Monday Master Class: Stop Procrastinating by Making it Easier to ProcrastinateJuly 14th, 2008 · 18 comments
The Student’s Curse
After spending years confronting the peculiar peccadilloes of the student set, I’ve learned that one problem, in particular, looms above the rest. I’m talking, of course, about procrastination. For many students, it’s the personification of academic troubles: “if I could only stop procrastinating on my work, I would be doing fine.”
My experience has revealed that there are two types of procrastination. The first, which I’ll call light procrastination, is the standard resistance to shutting down e-mail or turning off the TV that we all feel. I’ve posted before on hacking this issue; simple tricks, like working according to a regular schedule, starting early rather than late, and keeping yourself well-fed.
The real monster, however, is what I call deep procrastination. This is a state, reached by an alarming number of students, in which the pressure of starting at the absolute last minute becomes necessary to motivate any work. Students who suffer from deep procrastination pull frequent all-nighters and are often found begging for extensions on assignments they couldn’t bring themselves to begin before the deadline.
This is a serious problem, and I want to offer an unconventional solution — born from experience — for eliminating its worse effects.
The Roots of Deep Procrastination
The most common reason given for procrastination: work sucks. You assume you delay because the chore itself is brutal. But is this true?
Think back to the last assignment that you put off until the minute. Now imagine during the upcoming fall semester you have no courses to take. Your professor says he believes in your talent and that he wants you to complete this one assignment at your own pace.
For most students, the work would be rather enjoyable. Be it a research paper or a big chunk of reading, there is something very satisfying about mastering material over time. It makes you feel competent (one of our three basic psychological needs), and most people, when not under incredible pressure, actually enjoy learning new things.
The reason, then, that some students suffer from deep procrastination: their schedule as a whole is too demanding. Put simply, there is too much work and not enough time. Night after night they forced into a situation where they have to work, probably late, and this sucks. After a while a resentment grows toward their schoolwork — it is making their life miserable. And once they resent the work — and get none of the joys of competency and learning and mastery that classes could provide — their mind starts doing whatever it can to avoid getting started.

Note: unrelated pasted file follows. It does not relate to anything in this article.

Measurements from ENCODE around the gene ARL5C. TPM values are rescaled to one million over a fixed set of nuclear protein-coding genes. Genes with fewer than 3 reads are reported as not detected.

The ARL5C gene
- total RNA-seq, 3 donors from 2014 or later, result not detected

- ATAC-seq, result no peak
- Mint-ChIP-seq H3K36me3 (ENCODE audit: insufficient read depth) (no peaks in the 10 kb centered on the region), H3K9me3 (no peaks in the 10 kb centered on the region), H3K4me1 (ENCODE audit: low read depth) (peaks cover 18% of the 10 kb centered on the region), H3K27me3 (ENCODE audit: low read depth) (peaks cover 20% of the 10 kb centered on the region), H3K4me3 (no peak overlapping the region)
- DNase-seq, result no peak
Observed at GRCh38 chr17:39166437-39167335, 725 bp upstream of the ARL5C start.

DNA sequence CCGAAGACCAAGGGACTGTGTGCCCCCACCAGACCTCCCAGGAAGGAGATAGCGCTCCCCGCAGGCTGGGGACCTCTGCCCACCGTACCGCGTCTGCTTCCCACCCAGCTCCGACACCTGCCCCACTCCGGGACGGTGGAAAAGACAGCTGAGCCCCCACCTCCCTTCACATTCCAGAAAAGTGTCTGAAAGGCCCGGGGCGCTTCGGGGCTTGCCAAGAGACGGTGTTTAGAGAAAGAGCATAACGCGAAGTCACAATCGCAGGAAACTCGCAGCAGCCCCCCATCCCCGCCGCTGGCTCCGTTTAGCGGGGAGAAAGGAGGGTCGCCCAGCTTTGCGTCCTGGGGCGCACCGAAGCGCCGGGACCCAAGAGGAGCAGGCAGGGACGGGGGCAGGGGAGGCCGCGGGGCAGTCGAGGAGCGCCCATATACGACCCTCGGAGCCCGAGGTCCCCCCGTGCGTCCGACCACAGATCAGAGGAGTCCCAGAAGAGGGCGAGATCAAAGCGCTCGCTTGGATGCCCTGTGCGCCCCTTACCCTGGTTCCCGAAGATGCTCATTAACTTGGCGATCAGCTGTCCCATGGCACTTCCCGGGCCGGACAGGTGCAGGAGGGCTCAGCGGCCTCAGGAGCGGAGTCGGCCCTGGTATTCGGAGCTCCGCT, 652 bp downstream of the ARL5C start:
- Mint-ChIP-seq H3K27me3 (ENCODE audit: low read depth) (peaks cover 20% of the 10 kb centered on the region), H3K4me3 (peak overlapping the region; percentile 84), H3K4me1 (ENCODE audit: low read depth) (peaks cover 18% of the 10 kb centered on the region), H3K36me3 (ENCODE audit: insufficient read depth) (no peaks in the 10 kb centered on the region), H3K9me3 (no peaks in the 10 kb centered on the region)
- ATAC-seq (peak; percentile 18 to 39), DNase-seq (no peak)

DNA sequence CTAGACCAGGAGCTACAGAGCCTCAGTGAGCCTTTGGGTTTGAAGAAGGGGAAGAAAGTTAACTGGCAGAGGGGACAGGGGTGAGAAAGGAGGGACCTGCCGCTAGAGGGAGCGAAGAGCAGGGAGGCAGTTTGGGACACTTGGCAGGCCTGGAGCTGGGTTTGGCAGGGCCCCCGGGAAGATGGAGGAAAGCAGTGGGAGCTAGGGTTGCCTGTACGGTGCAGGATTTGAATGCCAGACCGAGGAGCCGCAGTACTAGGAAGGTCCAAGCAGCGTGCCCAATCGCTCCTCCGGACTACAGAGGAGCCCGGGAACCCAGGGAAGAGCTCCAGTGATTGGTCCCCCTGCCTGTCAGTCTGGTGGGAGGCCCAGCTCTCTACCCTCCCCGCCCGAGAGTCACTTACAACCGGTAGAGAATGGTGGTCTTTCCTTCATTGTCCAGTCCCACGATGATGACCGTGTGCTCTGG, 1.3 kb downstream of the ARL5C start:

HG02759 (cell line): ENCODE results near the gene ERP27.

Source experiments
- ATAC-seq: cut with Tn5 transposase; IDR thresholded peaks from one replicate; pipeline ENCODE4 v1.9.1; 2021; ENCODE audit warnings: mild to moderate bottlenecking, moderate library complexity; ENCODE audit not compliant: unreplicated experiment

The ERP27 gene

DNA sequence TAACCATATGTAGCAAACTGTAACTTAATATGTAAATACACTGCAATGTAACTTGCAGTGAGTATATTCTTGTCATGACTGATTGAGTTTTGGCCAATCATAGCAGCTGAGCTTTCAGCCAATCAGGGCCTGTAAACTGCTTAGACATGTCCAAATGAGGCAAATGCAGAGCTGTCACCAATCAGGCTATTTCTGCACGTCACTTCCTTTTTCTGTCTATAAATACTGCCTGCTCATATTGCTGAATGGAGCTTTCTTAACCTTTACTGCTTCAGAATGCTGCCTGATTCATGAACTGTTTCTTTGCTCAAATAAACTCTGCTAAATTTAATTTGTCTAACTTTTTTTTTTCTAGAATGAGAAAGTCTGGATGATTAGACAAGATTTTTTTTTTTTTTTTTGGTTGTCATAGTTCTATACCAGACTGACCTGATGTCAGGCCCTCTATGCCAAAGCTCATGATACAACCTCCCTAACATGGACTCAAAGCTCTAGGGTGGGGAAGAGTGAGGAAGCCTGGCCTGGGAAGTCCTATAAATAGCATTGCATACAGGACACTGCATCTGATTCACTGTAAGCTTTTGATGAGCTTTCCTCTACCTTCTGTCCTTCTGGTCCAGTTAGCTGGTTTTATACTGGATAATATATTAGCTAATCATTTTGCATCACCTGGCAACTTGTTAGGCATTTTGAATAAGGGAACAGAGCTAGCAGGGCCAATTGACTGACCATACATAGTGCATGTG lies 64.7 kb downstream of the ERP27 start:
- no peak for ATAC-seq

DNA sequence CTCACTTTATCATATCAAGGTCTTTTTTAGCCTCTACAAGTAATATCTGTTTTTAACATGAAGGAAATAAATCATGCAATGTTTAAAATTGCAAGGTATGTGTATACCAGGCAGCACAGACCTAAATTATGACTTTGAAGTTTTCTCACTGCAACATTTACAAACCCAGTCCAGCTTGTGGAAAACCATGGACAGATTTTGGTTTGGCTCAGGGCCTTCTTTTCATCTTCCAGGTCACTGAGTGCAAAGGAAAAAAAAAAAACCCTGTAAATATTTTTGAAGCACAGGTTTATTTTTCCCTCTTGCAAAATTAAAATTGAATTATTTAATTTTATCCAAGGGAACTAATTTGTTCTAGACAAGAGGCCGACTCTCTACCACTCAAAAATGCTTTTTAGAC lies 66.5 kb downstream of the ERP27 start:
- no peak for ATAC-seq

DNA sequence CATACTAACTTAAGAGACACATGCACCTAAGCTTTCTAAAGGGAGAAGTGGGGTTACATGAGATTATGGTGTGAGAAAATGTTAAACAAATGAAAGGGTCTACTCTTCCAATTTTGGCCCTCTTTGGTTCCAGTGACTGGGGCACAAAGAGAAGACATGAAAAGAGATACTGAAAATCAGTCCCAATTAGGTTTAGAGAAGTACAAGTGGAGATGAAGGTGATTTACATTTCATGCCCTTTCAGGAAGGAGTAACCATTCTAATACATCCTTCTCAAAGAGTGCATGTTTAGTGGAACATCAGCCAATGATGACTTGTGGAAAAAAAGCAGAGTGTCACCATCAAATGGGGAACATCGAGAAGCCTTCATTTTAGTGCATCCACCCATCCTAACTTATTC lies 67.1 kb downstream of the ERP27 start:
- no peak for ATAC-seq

Curing Deep Procrastination
So what works? Stricter schedules and more intense productivity rules won’t cut it. The problem is not disorganization, it is, instead, a deep-seated antipathy to student work in general. If you want to cure deep procrastination you have to remove the source of resentment. And this means doing less; much less.
Student’s who shift to schedules with much more free time find themselves handling their workload without pain. Without the pain, they don’t grow to resent their schedules. And without the resentment, no deep procrastination will arise.
This is somewhat unexpected, as making your schedule lighter makes it easier to procrastinate in the sense that you can get away with more last minute heroics. However, for most students, the opposite occurs. The light schedule takes away their fatigue, and a true interest in their work blossoms again. Guess what? When you’re interested in your work, it’s not that hard to get started…sometimes even real early.
Are You a Deep Procrastinator?
If your procrastination has gotten to the point where your grades are starting to suffer, or you’re frequently working into the twilight hours to make deadlines at the last minute, seriously consider why this is happening, then ask yourself what you might gain by rebuilding a happy relationship with your schoolwork.
Here are a few past articles to help you get started:
- The Zen Valedictorian
Take a look at law #1 (underschedule) for a discussion of how and why to keep your schedule light.
- The Radical Simplicity Manifesto
No-nonsense advice for achieving an underscheduled lifestyle. It’s based on the Rule of One: one major, one course load, and one extracurricular.
- How to Be Happy
If you understand the science behind your happiness, you’ll be more likely to take you course load seriously.